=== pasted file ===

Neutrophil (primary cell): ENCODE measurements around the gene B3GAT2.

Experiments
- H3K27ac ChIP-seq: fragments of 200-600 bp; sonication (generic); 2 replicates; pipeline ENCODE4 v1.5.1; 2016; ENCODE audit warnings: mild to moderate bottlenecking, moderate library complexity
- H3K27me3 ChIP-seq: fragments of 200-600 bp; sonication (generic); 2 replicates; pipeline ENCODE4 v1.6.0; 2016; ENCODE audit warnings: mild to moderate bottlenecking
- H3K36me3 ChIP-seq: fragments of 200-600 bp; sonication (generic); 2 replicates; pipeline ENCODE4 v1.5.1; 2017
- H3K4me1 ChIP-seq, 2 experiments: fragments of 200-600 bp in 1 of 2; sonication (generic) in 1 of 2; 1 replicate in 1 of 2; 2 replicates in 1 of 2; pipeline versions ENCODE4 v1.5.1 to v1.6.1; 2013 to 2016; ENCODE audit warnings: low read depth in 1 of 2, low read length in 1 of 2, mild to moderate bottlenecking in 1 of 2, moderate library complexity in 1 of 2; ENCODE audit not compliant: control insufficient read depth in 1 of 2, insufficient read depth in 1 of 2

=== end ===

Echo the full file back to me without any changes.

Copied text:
Neutrophil (primary cell): ENCODE measurements around the gene B3GAT2.

Experiments
- H3K27ac ChIP-seq: fragments of 200-600 bp; sonication (generic); 2 replicates; pipeline ENCODE4 v1.5.1; 2016; ENCODE audit warnings: mild to moderate bottlenecking, moderate library complexity
- H3K27me3 ChIP-seq: fragments of 200-600 bp; sonication (generic); 2 replicates; pipeline ENCODE4 v1.6.0; 2016; ENCODE audit warnings: mild to moderate bottlenecking
- H3K36me3 ChIP-seq: fragments of 200-600 bp; sonication (generic); 2 replicates; pipeline ENCODE4 v1.5.1; 2017
- H3K4me1 ChIP-seq, 2 experiments: fragments of 200-600 bp in 1 of 2; sonication (generic) in 1 of 2; 1 replicate in 1 of 2; 2 replicates in 1 of 2; pipeline versions ENCODE4 v1.5.1 to v1.6.1; 2013 to 2016; ENCODE audit warnings: low read depth in 1 of 2, low read length in 1 of 2, mild to moderate bottlenecking in 1 of 2, moderate library complexity in 1 of 2; ENCODE audit not compliant: control insufficient read depth in 1 of 2, insufficient read depth in 1 of 2